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Our holdings include hundreds of glass and film negatives/transparencies that we've scanned ourselves; in addition, many other photos on this site were extracted from reference images (high-resolution tiffs) in the Library of Congress research archive. (To query the database click here.) They are adjusted, restored and reworked by your webmaster in accordance with his aesthetic sensibilities before being downsized and turned into the jpegs you see here. All of these images (including "derivative works") are protected by copyright laws of the United States and other jurisdictions and may not be sold, reproduced or otherwise used for commercial purposes without permission.

© 2019 SHORPY INC.

[REV 25-NOV-2014]

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Chicago Fog: 1942

Chicago Fog: 1942

December 1942. "Chicago, Illinois. An unusually heavy fog in the early afternoon." Photo by Jack Delano for the Office of War Information. View full size.

On Shorpy:
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Royalty in the Mist

The double-decker bus looming out of the fog is a Yellow Coach Model 720, which was nicknamed Queen Mary in a nod to the famous Cunard superliner RMS Queen Mary, launched in 1936.

The Chicago Motor Coach Company had 100 of the Series 2 that were built in 1936, and 40 of the Series 4 (fuel tank and battery location moved to eliminate fire hazards) that were built in 1938. They proved to be very useful and many of them were rebuilt several times before finally being retired in the early 1950s. The Fifth Avenue Coach Company bought 25 Series 3 and 35 Series 5, which were the New York versions of the Series 2 and Series 4 respectively, with some body changes.

According to New York Fifth Avenue Coach Company: 1885-1960 by Oliver J. Ogden, bus Number 104 (seen in the bright sunlight below) was:

the Yellow Coach demonstrator for the new Queen Mary Design. After it was shown in New York, it kept the No. 104 but was relettered "Chicago Motor Coach." It stayed with Chicago and then was sold to Coast City Coaches of New Jersey in 1945. [Via Motor Bus Society]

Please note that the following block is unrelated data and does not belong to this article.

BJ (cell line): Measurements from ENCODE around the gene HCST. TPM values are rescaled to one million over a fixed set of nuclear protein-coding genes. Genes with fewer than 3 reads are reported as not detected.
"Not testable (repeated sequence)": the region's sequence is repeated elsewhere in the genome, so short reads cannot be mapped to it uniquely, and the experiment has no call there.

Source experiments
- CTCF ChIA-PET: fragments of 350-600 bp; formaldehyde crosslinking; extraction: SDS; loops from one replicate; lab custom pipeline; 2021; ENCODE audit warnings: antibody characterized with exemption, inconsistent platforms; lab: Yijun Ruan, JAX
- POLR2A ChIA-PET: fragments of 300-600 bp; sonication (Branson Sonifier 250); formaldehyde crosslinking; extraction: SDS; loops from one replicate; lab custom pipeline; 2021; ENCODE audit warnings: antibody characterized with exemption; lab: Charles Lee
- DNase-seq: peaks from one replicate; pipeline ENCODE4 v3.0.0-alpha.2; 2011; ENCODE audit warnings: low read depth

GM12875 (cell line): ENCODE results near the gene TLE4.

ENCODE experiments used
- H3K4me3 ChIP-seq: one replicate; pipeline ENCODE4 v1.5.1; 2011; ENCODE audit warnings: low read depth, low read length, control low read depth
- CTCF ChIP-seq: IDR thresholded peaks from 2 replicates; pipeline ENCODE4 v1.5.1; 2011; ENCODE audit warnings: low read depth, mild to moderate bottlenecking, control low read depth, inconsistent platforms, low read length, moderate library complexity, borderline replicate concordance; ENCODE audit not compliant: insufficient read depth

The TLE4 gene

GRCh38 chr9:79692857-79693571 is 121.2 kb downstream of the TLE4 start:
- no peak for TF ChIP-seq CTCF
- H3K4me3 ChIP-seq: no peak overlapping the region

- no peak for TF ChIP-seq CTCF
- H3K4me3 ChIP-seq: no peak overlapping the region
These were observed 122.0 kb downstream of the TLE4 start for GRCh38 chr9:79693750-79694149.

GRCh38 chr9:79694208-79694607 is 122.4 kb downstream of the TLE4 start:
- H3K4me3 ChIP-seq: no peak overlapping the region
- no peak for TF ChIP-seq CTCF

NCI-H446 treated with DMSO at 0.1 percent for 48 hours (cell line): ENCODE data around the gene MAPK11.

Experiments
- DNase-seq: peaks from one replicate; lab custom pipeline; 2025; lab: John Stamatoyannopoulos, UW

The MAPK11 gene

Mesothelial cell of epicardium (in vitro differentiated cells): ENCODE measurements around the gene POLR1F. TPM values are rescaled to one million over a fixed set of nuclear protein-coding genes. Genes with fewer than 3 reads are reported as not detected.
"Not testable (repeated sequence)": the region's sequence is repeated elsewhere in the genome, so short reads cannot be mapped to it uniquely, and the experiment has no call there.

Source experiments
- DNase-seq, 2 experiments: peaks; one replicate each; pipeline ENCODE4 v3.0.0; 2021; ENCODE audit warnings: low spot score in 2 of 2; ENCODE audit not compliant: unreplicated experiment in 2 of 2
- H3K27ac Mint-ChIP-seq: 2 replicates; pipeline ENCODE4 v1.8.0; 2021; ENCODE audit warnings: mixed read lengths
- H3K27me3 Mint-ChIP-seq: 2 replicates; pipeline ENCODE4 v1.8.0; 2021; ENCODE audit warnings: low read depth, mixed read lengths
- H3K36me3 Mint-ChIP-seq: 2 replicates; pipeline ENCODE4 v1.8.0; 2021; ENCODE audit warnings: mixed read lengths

Actually, it was destined for Chicago all along as it was intended to replace No. 103—the 1933 Model 706 prototype that was the basis for the Model 720 (and which, after retirement, appeared in several movies). The New York Model 720s were numbered in the 2000s. No. 104 was actually the only Series 1, built in 1934 and used in 1935 as a demonstrator on Route 5 in New York City before being sent to Chicago to be put into regular service.

Why all the swapping around? Because both the Chicago Motor Coach Company and the Fifth Avenue Coach Company were both owned by the Omnibus Corporation and shared the same paint scheme. And the Omnibus Corporation and the Yellow Truck and Coach Manufacturing Company were the brianchilds of John D. Hertz, along with Hertz automobiles, Hertz Rent-a-Car, Yellow Cab Company, etc., etc.

The Model 720 were visually similar to the Yellow Coach Model 735s, but Chicago Motor Coach Company did not acquire any Model 735s. A 1936 Series 2 is seen below.


They were so popular that kids got to get in on the action.


After That Bus, Watson!

Save for the street furniture and bus markings, this could be London on a clear day back when everyone heated with coal. The buses' position on the street gives nothing away because they appear to be driving roughly in the middle -- a tendency toward which has not infrequently been ascribed to bus drivers on both sides of the water.

SHORPY OLD PHOTO ARCHIVE | History in HD is a vintage photo archive featuring thousands of high-definition images from the 1850s to 1960s. (Available as fine-art prints from the Shorpy Archive.) The site is named after Shorpy Higginbotham, a teenage coal miner who lived 100 years ago.

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